Themes and Meanings
The Bald Soprano has been often said to deal with the tragedy of language. Indeed, the disintegration of language is one of the main themes of this play. The Bald Soprano, however, is above all a parody of the bourgeoisie: not of the English bourgeoisie, but of a universal bourgeoisie which, according to Eugène Ionesco, has become dehumanized and spiritually empty, living by fixed ideas conveyed in ready-made expressions. The utility of language is then but one symptom or aspect of this dehumanization. The language of the Smiths and Martins is indeed fossilized, filled with slogans and commonplace expressions. The more they try to talk to one another, the less they communicate and the more language disarticulates itself: Mechanical phrases lead to nonsensical sentences, which give way to meaningless words, which in turn are soon reduced to chaotic sounds. At the end, these characters, filled with anguish and thoroughly frustrated by their inability to communicate rather than simply chatter, permit language to explode and are reduced to a level of subhumanity. What Ionesco depicts, then, is the tragedy of human communication.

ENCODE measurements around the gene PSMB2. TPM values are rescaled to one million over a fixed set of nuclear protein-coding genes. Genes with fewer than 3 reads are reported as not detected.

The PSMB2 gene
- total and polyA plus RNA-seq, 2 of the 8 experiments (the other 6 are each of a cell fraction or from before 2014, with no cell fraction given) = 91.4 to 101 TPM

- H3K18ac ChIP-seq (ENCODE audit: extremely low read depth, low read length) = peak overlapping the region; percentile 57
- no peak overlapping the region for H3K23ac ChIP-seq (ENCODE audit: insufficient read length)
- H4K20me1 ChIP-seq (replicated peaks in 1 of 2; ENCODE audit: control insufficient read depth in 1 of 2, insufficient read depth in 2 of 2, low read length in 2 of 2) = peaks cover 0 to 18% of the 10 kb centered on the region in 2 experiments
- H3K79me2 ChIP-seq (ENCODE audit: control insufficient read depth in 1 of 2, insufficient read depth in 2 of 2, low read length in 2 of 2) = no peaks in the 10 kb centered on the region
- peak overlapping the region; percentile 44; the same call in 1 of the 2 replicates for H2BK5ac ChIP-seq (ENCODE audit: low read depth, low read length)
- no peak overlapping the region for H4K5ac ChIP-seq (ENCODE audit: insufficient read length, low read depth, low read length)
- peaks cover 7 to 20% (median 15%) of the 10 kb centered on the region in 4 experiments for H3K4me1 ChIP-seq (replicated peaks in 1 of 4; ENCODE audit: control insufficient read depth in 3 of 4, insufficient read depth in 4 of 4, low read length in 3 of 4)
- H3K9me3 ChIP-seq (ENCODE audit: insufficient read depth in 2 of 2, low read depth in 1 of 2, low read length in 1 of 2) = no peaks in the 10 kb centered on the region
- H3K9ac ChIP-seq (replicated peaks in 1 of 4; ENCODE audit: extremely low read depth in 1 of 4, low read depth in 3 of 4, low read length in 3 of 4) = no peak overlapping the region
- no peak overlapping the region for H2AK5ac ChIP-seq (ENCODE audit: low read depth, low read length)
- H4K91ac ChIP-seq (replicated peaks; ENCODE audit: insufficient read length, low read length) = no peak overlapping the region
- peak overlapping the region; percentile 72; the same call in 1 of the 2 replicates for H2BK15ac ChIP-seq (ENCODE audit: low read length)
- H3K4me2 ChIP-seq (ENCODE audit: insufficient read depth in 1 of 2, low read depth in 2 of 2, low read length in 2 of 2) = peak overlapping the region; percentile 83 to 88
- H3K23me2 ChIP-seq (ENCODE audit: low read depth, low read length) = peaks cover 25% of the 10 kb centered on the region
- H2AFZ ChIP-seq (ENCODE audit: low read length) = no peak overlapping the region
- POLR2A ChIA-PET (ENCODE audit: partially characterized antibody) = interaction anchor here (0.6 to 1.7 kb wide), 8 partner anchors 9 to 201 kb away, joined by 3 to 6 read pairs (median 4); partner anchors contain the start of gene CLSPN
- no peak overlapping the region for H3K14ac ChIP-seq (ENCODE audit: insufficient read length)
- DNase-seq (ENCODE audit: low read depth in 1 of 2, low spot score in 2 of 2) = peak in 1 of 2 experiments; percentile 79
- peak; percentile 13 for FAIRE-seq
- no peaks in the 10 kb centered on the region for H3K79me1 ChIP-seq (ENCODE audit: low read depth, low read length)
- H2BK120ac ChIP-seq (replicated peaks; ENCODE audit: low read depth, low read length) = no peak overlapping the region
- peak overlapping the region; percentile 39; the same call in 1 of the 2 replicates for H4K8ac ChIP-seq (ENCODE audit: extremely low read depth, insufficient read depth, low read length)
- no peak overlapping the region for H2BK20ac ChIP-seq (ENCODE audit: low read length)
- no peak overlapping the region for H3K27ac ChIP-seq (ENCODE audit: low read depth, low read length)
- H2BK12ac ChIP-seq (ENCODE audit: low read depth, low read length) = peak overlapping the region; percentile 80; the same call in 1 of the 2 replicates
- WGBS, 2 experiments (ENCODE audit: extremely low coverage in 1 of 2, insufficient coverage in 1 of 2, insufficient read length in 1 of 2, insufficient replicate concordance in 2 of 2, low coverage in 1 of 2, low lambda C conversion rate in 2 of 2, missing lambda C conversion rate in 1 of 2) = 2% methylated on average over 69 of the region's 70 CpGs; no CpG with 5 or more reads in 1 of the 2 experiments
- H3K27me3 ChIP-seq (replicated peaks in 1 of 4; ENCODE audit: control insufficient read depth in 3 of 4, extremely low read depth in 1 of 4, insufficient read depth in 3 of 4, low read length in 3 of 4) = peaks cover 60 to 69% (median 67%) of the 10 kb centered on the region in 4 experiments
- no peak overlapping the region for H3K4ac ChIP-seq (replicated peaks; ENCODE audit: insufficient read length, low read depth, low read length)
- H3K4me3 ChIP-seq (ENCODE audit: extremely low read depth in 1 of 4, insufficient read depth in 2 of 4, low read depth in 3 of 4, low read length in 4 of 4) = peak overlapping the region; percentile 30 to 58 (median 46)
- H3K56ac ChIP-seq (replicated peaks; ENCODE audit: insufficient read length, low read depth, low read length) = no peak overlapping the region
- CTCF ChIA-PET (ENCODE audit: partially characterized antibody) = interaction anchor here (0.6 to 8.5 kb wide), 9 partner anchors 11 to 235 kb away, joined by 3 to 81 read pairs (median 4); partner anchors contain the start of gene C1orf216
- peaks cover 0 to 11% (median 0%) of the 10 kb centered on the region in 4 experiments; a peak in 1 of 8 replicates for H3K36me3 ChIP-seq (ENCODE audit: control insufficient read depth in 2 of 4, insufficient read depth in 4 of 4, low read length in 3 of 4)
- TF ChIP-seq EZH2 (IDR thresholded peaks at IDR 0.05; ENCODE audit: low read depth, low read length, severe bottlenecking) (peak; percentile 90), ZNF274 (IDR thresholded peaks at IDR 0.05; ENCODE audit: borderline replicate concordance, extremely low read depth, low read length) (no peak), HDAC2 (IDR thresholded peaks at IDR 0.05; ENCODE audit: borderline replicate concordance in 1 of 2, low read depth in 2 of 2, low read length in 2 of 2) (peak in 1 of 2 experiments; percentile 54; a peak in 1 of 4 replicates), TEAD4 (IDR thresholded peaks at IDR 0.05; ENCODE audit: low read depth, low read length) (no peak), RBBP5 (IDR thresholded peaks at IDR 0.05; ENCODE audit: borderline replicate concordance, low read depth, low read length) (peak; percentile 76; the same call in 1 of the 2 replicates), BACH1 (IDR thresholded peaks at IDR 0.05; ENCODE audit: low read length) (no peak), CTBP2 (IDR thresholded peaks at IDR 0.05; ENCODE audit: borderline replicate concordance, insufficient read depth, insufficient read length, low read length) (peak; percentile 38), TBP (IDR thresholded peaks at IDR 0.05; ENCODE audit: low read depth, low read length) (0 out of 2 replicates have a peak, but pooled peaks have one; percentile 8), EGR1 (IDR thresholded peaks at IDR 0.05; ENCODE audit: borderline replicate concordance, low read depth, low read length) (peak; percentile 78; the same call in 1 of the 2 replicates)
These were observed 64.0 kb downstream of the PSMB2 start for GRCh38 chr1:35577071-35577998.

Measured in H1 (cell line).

The Bobby Watson episode introduces another important theme, closely linked to noncommunication: human interchangeability. According to Ionesco, the Smiths and the Martins are unable to communicate because, like the petite bourgeoisie they represent, they are devoid of spirituality; they have forgotten how to think...
(The entire section is 549 words.)